Participants are trained to use the iPod Touch in a variety of ways. Everyone so far has used reminder alarms to stay on schedule, most have used checklist applications for job duties, and many have utilized custom-made videos to find their way on the job site, model complex tasks, and self-coach customer care behaviors. One participant used a metronome application to help maintain a steady and productive pace at a repetitive task. Another used personal finance applications to manage his budget. A third interacts with his off-site job coach via wi-fi video chat using the Apple Facetime application. Each intervention is individualized for the participant's job needs, but all leverage the varied functions of an iPod Touch in support of successful work habits.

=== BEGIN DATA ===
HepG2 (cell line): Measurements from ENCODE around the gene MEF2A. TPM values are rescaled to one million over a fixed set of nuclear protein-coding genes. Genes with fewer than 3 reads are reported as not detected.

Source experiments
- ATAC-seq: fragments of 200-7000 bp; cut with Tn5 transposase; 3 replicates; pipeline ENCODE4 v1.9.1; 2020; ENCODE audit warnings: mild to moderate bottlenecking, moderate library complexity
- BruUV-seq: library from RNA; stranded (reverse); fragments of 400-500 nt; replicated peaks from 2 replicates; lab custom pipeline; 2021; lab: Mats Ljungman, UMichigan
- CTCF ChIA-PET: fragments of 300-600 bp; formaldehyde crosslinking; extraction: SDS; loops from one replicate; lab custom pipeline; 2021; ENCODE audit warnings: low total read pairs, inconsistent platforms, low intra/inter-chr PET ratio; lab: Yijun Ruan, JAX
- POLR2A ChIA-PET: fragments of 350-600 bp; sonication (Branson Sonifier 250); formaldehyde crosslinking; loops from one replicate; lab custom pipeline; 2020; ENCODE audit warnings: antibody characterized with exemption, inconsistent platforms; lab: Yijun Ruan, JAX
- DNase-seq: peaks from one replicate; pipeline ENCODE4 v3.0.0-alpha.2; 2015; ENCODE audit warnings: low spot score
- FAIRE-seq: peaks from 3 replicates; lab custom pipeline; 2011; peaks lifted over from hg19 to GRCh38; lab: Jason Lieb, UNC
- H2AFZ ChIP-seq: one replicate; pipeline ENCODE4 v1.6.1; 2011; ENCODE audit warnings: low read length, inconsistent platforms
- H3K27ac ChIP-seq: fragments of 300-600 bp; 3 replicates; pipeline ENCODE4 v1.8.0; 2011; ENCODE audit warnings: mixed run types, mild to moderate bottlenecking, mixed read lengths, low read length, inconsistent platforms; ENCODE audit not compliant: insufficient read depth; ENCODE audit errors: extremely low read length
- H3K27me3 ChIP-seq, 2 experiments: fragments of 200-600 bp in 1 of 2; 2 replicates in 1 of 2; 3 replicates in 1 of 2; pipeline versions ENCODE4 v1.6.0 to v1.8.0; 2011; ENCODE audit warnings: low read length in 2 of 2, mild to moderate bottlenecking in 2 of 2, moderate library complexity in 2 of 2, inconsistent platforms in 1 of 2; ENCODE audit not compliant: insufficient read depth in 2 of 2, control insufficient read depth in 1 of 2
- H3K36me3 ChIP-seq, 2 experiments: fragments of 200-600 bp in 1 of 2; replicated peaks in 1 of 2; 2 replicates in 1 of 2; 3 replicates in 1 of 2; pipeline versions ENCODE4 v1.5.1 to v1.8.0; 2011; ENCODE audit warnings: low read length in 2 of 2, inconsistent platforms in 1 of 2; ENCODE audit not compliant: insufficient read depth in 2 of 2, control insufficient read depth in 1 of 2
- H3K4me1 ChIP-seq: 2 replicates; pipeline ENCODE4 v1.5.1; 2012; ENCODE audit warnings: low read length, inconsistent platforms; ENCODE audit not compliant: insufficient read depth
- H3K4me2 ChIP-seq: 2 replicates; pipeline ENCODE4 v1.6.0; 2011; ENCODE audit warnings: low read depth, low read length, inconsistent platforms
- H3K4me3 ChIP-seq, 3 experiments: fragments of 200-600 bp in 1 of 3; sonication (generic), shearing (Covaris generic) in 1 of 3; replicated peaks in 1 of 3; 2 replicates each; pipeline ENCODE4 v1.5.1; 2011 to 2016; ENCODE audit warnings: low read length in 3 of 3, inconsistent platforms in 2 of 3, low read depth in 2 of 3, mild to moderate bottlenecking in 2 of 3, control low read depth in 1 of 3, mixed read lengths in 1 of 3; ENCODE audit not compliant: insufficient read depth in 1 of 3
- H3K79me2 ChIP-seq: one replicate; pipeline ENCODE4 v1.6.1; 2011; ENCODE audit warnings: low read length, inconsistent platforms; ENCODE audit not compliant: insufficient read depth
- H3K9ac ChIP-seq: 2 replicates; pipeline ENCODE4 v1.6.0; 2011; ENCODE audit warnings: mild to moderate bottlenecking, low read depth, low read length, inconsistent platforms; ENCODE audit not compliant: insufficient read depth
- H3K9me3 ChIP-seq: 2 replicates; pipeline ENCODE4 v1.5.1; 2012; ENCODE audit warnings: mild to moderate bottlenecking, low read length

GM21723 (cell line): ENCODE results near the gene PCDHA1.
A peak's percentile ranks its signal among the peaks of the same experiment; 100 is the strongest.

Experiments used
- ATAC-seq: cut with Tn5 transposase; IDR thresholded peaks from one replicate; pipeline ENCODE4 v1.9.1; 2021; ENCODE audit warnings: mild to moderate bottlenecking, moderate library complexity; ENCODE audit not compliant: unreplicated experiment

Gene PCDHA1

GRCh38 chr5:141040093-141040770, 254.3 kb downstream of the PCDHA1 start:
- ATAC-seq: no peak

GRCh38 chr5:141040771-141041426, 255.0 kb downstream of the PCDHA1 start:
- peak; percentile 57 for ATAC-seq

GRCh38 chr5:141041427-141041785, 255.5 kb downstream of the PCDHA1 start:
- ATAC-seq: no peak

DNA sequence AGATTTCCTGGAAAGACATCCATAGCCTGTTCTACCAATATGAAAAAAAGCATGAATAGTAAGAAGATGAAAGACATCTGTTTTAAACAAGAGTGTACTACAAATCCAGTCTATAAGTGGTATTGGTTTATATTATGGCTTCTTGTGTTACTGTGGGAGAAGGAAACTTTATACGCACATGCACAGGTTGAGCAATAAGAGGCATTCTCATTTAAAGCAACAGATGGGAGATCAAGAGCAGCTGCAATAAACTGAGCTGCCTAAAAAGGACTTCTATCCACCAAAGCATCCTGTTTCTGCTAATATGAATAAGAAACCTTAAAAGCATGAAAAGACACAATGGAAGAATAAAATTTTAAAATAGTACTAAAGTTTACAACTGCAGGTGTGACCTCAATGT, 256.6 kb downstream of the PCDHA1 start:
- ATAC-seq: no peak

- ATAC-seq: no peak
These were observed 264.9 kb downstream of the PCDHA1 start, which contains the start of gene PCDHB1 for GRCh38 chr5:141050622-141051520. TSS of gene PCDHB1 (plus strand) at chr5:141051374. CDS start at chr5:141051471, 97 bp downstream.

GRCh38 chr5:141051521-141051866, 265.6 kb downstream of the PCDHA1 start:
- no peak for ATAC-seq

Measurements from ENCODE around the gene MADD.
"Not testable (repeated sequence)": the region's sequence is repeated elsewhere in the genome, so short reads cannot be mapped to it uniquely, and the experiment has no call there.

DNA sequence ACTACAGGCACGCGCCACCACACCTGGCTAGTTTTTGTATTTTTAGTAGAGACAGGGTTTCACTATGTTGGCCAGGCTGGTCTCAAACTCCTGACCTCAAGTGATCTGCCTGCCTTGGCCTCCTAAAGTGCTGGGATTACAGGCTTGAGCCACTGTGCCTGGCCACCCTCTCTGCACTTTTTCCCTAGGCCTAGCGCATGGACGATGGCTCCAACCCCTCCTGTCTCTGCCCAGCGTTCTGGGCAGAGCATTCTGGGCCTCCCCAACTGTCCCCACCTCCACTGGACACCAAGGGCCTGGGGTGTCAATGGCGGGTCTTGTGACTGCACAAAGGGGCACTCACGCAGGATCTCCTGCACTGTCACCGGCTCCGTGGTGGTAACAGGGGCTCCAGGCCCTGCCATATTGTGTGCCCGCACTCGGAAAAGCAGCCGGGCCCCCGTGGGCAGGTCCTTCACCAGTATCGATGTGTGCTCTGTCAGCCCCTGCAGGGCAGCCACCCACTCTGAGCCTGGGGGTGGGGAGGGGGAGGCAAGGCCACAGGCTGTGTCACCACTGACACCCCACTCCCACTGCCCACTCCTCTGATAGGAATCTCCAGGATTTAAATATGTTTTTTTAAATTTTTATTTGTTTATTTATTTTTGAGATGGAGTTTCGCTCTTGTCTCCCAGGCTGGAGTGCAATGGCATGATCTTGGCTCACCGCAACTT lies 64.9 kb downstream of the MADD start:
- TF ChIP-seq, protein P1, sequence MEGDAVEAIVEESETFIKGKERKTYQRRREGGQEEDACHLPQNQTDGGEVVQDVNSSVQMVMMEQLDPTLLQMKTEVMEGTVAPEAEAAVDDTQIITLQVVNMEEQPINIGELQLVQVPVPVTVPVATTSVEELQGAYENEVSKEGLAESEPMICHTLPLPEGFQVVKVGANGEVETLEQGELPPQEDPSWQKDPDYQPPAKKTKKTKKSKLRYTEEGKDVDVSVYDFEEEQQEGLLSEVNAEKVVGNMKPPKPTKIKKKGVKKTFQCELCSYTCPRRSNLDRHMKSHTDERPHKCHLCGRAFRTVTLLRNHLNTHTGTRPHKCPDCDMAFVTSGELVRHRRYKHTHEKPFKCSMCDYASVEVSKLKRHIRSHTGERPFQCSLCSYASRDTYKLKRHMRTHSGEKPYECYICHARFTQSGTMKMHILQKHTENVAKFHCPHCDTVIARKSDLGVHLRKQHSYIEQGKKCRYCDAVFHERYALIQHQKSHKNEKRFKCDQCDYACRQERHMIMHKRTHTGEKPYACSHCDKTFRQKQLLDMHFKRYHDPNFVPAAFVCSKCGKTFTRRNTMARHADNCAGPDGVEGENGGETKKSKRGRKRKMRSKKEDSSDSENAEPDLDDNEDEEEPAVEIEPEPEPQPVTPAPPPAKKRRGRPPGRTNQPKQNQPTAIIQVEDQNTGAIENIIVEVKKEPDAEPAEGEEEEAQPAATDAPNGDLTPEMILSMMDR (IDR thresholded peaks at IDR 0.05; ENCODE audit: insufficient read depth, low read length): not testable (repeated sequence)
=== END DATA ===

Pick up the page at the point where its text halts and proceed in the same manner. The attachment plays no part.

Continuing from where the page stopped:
So far, 18 people have participated in the study. By the end of the project, more than 50 participants will have been trained to use the iPod Touch to support their employment activities. The researchers have found that participants can learn to operate these devices, that they use them independently for job duties and take care of them (only one has broken so far). Early findings show that using an iPod Touch on the job, as trained by an occupational therapist:
- Reduces the hours of job coaching support needed,
- Improves on-time performance of job-related duties,
- Supports independent performance of complex work tasks,
- Supports appropriate social behavior in the workplace,
- Improves worker’s sense of self-efficacy, and
- Is accepted by co-workers as a useful support.
These preliminary findings are encouraging, but the researchers are waiting until the study is completed to analyze and disseminate quantitative results on this first randomized controlled trial of a PDA as a cognitive-behavioral aid for people with autism.